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Musical and cultural icon casts off own legend in autobiography

What should we expect from a memoir penned by Bob Dylan? What kind of self-portrait can we expect from a man who writes “What did I owe the rest of the world? Nothing. Not a damn thing. The press? I figured you lie to it.”

What we get from this man, who has gone to such great lengths to remain something of an enigma, however, is the story of his life expressed with uncharacteristic frankness.

The book, “Chronicles: Volume One,” the first part of Dylan’s three-volume autobiography, gives him the opportunity to confront the ghost of his old fame, the deified Dylan he has struggled against since being heralded as the visionary and prophet of youth movement in the mid-1960s.

“Whatever the counterculture was,” Dylan writes of his seclusion after suffering a motorcycle accident in 1966, “I’d seen enough of it. I was sick of the way my lyrics had been extrapolated, their meanings subverted into polemics and that I had been anointed as the Big Bubba of Rebellion, High Priest of Protest, the Czar of Dissent, the Duke of Disobedience, Leader of the Freeloaders, Kaiser of Apostasy, Archbishop of Anarchy, the Big Cheese. What the hell are we talking about? Horribly titled any way you want to look at it.”

What Dylan sought, instead, was a life outside of the public realm, in which to cast off his fame, put aside what others saw as his responsibility to the counterculture and to provide for his family.

“I had a wife and children whom I loved more than anything else in the world,” he writes. “I was trying to provide for them, keep out of trouble, but the big bugs in the press kept promoting me as the mouthpiece, spokesman or even conscience of a generation. That was funny. All I’d ever done was sing songs that were dead straight and expressed powerful new realities. I had very little in common with and knew even less about a generation that I was supposed to be the voice of.”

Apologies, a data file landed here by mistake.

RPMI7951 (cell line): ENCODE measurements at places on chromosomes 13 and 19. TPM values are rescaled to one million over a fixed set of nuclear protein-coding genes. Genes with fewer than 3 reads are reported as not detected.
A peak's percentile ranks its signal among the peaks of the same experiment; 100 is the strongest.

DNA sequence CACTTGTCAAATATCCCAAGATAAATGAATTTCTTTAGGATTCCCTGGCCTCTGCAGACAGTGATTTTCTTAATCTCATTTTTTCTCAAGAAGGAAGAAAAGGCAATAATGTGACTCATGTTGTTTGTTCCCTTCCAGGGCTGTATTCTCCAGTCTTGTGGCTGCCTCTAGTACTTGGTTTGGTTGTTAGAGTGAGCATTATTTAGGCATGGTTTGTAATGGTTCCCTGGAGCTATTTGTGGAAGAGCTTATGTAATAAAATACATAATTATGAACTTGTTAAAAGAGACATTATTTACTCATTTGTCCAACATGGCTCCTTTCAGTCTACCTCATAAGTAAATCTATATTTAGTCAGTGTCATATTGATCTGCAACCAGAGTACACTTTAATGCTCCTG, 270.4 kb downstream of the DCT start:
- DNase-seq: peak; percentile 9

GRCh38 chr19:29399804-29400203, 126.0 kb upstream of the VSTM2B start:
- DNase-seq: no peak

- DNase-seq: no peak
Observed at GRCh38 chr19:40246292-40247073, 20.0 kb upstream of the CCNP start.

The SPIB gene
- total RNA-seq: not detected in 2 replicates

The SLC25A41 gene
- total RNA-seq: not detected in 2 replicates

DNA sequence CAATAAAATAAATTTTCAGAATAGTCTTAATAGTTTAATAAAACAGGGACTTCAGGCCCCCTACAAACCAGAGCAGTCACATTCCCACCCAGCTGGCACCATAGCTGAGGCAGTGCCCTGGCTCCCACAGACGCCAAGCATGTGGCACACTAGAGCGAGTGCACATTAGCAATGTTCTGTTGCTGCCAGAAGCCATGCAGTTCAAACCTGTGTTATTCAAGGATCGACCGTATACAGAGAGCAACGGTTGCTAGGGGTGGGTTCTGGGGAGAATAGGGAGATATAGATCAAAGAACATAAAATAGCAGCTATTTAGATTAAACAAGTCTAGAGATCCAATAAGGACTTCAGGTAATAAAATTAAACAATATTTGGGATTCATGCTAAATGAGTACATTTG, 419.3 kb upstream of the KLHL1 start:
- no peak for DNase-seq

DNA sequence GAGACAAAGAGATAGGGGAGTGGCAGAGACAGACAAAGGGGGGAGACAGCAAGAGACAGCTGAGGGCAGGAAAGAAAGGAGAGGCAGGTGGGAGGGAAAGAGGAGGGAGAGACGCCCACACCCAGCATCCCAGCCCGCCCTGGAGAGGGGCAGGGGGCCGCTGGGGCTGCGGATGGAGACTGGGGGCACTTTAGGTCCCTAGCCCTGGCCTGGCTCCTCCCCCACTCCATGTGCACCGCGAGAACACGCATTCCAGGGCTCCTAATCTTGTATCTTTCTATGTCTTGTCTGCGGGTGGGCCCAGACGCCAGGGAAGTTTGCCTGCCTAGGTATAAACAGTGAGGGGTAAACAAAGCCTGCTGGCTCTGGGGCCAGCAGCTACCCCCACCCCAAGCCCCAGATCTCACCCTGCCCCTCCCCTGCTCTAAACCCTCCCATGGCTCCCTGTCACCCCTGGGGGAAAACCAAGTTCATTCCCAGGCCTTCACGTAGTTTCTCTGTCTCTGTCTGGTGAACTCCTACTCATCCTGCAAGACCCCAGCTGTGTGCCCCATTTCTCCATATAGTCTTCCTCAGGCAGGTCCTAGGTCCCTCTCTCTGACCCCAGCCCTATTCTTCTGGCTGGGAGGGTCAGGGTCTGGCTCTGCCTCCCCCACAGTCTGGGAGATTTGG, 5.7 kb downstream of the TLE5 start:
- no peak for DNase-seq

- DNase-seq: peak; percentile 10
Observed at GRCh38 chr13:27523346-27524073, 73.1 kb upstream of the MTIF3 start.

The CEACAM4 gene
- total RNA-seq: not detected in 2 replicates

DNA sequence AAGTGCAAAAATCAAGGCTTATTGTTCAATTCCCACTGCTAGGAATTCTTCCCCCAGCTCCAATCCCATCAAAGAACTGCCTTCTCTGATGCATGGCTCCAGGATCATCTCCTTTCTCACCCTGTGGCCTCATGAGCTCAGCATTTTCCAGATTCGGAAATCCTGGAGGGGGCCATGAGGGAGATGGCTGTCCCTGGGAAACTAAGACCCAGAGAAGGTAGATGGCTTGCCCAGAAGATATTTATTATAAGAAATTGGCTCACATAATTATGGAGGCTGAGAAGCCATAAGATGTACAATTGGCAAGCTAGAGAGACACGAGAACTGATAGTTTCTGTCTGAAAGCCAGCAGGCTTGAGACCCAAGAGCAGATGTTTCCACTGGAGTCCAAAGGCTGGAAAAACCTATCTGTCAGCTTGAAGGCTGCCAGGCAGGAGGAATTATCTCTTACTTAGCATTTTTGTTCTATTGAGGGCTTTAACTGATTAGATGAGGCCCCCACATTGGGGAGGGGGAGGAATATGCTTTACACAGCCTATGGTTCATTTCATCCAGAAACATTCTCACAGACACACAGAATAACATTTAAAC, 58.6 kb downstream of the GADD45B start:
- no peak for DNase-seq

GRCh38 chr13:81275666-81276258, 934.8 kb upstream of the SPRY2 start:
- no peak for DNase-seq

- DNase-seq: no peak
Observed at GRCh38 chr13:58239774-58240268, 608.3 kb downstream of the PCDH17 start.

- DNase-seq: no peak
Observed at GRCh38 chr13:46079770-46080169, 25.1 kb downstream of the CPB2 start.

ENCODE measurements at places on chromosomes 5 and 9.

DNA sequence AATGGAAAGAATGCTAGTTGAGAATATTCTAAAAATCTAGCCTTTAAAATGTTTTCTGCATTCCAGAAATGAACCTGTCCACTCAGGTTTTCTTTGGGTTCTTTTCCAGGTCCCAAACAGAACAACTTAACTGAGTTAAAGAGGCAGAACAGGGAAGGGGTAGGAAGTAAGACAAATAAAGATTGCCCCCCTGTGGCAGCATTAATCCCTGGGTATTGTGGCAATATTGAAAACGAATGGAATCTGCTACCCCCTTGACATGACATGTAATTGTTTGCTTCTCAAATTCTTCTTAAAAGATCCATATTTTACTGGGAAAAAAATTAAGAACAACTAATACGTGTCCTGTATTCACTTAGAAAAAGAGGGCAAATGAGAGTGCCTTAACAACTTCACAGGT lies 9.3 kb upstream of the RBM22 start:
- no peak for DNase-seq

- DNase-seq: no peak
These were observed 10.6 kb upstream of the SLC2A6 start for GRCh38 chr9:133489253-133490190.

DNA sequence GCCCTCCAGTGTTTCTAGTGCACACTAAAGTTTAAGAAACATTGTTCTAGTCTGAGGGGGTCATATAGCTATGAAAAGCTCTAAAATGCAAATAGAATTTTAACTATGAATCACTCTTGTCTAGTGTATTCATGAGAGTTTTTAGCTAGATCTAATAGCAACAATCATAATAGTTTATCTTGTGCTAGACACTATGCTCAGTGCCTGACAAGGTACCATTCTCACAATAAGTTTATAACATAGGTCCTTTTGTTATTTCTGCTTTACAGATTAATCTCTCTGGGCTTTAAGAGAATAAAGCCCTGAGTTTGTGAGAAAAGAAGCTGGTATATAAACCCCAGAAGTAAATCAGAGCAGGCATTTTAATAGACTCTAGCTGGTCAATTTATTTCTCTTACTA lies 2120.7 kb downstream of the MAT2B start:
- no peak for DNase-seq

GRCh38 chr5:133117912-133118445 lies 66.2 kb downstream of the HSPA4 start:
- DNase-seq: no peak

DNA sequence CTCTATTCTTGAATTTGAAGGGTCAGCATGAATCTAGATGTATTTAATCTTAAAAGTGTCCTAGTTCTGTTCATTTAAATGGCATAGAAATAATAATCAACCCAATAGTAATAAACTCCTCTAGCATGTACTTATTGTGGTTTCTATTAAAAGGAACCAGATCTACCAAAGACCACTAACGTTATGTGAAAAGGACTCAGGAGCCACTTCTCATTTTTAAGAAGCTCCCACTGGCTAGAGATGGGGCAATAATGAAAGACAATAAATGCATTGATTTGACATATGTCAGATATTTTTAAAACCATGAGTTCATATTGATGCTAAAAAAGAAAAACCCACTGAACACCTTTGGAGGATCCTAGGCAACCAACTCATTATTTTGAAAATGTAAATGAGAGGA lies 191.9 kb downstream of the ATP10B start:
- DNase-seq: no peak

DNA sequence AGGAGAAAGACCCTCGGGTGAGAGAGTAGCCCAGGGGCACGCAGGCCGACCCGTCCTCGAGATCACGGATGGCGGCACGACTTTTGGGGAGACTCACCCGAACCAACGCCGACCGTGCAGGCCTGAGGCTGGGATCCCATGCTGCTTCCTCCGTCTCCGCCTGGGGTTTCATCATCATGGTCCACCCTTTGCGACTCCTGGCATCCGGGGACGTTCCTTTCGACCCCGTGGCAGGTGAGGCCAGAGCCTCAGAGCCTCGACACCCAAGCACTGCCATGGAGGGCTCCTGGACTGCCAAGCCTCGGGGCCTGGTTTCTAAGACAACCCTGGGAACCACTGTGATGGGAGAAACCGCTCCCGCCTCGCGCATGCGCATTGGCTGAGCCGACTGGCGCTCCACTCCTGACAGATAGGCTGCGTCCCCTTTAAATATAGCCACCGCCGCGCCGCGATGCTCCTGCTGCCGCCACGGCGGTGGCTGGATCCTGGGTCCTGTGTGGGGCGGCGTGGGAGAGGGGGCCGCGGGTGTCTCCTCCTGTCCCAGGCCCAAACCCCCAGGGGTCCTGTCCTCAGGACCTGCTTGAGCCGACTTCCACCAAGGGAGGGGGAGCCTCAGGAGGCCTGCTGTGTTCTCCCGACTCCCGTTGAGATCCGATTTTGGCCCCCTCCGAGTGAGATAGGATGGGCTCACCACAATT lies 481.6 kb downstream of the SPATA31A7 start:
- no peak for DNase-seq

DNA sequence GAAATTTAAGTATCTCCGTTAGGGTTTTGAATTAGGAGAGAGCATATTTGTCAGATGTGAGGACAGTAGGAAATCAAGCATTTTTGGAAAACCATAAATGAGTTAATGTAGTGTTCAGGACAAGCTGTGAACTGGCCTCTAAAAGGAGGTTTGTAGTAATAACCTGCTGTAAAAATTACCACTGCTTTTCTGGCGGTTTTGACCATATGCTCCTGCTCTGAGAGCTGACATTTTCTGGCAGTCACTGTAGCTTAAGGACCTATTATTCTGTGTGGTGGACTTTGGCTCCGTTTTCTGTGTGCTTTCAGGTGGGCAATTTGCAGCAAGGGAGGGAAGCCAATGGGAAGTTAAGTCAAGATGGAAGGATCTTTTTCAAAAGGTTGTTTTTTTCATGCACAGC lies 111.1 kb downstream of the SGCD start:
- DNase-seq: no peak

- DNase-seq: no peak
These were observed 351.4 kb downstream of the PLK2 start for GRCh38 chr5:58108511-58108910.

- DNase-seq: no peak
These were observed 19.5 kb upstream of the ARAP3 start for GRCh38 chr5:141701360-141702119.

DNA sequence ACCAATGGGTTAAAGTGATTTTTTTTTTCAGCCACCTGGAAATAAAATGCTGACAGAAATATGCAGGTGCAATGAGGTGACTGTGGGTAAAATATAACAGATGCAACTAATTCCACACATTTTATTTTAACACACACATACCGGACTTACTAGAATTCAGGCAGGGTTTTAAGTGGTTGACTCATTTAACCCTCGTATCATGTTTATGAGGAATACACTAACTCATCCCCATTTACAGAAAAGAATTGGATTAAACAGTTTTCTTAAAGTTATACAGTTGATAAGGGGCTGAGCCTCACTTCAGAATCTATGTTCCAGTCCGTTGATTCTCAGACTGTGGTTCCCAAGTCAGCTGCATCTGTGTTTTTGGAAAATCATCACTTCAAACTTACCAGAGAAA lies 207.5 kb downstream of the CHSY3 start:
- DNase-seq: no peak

Dylan does, indeed, seem to invoke almost archaic origins, taking less from the burgeoning hipster scene of Greenwich Village that he found himself immersed in after leaving his Minnesota hometown behind in the early days of the 1960s. He speaks of feeling as much of an affinity with Ricky Nelson, the original teen idol and country musician from the days of “Ozzie and Harriet,” as he did with Woody Guthrie, taking as much from the music of Harry Belafonte as he did from seminal folk artists such as Dave Van Ronk.

Casting off his role as the voice of a generation, Dylan speaks of existing “in a parallel universe … with more archaic principles and values; one where actions and virtues were old style … I felt right at home in this mythical realm made up not with individuals so much as archetypes, vividly drawn archetypes of humanity, metaphysical in shape, each rugged soul filled with natural knowing and inner wisdom. Each demanding a degree of respect.”

Dylan put aside chronology when writing the memoir, opting instead to meander from point to point in his life, exposing each with grace and honesty, and without losing the narrative thread of his story. He speaks as candidly about his struggle in the late ’80s to redefine himself as a musician in an era that had clearly moved on from Dylan’s heyday in the ’60s as he does about his first cautious years in downtown New York, moving from club to club and meeting faces and learning whatever he could about his art.

While there is much in the book that he does not explore, fans can rest easy that, with two volumes still to come, the man who is Bob Dylan will have much more to say.



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